Why Won’t My Puppy Eat?



This Holidays4Dogs article will provide information for owners who are worried their new puppy isn’t eating enough. It is a fairly common issue with puppies who have just moved into a new home. Many puppies find it hard being taken away from their mother and siblings. As a result, they can go off their food for a day, or two. This can be worrying for new puppy owners, so if you are wondering – why won’t my puppy eat? – Read on.

It is quite an upsetting time for a puppy when he moves away from his mother and siblings into a totally new environment. Many puppies will be completely alone and this can be unsettling for them.

There will be new sights, sounds and smells to encounter and the puppy may well feel a little stressed by all of this. A dog’s appetite is usually the first thing to be affected, if he is feeling anxious. Many will go off their food and some will refuse to eat at all.

When you bring your new puppy home always make sure you have a supply of his usual food. If you wish to make changes to his diet, do this gradually, so there is less likelihood of upset tummies. Do make sure any hazardous items are kept well out of reach.

If your puppy stops eating for more than two days, you should arrange to take your pup to the vet. Only your vet can establish whether there are any medical reasons for his loss of appetite.

In addition, if the puppy has any other symptoms such as sickness, diarrhoea, or lethargy you should seek urgent veterinary attention. If your puppy is also refusing to drink, this should also be regarded as an emergency.

In the meantime, as long as your pup seems fit and well there are a few things you can do to tempt him to start eating.

  • Try offering some lean chicken, mixed with his usual food.

  • Something more pungent, such as a small amount of grated cheese, or dog friendly peanut butter may tempt the puppy to eat.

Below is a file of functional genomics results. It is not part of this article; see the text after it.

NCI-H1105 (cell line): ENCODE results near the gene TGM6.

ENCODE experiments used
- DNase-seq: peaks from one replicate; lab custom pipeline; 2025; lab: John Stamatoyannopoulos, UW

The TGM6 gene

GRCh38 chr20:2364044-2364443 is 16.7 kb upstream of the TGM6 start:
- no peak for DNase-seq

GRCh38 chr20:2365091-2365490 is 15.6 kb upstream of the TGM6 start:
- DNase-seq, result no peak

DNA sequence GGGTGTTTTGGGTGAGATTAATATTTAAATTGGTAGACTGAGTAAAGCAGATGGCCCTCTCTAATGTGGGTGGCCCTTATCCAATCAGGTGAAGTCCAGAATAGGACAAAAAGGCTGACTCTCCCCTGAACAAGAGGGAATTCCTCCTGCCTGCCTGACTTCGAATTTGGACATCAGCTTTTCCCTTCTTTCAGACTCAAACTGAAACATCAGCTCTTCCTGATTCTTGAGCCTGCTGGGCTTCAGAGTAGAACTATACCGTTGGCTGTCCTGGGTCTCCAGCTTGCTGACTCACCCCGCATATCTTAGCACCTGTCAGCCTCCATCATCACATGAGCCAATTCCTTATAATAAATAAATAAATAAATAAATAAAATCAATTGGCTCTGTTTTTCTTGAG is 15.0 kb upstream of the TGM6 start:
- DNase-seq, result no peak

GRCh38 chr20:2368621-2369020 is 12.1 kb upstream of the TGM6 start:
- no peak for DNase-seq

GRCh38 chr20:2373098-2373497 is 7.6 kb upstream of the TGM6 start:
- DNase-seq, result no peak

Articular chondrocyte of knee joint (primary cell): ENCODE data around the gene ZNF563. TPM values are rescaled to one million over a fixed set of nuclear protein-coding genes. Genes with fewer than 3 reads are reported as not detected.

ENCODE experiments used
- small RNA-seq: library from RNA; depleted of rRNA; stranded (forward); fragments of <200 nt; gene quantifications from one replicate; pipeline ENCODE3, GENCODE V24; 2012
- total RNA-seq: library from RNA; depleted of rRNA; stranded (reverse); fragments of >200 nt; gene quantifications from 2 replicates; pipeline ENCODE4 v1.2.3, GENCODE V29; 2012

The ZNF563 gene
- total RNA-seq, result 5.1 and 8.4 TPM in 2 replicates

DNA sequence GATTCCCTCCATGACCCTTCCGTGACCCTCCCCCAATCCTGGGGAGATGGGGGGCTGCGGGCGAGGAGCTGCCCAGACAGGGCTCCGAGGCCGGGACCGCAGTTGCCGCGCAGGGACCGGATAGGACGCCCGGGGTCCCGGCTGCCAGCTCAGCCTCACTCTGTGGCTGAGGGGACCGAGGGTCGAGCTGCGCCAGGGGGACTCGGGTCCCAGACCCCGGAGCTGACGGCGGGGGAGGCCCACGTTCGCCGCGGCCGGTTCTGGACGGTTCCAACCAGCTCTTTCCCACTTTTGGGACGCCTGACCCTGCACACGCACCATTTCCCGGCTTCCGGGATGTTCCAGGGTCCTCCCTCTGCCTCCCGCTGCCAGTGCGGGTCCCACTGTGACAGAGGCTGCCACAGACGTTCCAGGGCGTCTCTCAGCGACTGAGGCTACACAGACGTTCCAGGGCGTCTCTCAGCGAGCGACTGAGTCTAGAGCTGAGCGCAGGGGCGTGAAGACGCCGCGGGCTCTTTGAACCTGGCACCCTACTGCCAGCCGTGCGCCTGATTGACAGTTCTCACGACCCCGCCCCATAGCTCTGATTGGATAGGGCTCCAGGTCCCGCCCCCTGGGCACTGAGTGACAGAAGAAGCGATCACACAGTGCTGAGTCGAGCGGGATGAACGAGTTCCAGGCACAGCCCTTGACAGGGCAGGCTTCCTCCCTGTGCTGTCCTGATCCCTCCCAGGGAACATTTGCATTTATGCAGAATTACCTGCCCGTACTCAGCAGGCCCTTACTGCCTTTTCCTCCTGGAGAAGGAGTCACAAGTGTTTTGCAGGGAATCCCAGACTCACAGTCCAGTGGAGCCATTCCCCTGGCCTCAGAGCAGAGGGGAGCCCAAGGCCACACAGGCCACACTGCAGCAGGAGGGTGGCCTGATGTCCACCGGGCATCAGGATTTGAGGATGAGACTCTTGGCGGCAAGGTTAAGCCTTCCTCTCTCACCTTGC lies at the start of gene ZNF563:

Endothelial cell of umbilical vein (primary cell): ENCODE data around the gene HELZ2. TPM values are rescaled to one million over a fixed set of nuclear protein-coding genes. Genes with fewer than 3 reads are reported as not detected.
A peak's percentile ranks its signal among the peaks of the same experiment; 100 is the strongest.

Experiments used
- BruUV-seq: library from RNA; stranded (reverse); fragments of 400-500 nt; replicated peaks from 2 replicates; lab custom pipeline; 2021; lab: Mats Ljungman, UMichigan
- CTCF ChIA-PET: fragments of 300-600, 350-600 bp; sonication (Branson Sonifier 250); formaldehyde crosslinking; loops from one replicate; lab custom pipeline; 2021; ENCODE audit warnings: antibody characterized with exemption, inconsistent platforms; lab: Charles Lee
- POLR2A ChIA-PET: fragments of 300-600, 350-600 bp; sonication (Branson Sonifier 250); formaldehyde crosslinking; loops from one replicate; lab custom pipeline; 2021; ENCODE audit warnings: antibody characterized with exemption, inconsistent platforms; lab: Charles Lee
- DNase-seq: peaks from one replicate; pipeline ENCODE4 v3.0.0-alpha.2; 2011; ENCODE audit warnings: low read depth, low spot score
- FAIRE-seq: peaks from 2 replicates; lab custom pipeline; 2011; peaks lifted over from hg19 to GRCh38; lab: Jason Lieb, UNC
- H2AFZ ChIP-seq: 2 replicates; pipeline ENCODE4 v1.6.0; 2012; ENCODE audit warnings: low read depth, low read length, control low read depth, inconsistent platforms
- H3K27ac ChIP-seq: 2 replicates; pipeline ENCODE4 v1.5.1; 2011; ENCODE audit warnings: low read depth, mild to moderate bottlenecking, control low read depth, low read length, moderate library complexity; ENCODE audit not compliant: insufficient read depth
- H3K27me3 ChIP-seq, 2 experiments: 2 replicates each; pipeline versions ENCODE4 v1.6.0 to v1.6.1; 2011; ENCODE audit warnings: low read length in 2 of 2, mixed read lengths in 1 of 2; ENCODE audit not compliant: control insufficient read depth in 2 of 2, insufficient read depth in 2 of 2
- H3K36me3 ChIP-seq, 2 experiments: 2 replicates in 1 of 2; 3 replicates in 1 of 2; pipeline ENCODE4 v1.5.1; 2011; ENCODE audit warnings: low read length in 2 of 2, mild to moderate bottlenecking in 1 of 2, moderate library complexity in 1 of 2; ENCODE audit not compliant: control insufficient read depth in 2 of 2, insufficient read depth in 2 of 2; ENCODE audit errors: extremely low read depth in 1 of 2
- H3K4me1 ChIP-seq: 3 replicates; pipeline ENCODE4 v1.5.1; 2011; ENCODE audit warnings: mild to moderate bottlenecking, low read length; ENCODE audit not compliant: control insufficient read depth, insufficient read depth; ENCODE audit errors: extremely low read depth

• If his food is the dry variety, you could try moistening it with a little warm water, or sodium free chicken broth.

The most important thing is not to worry too much in the first few hours when your new puppy is home, as long as he is otherwise bright, happy and drinking fluids.

Don’t leave food down all the time. Remove any uneaten food and try again an hour, or so, later. You could try hand feeding your puppy if he seems particularly reluctant. However, this might encourage him to be all the more finicky, so it is probably best to avoid doing this too often.

Try not to feed him titbits in between meals, as this will dampen his appetite. Make sure he has enough exercise – but don’t overdo it with very young pups.

If you have other dogs in the household, check they are not being pushy, or putting the puppy off eating his food. Feed adult dogs away from the pup if you think this is the case.

Conversely, some pups will eat if they have ‘competition’ from other dogs in the vicinity. Do monitor the situation carefully when feeding dogs in the same area to make sure they are not resource guarding.

It can be a worry when new puppies won’t eat, but this usually resolves itself after a day or two and is generally nothing to be concerned about.

If your pup seems lethargic and sickly and is not drinking fluids – always consult your vet at the earliest opportunity.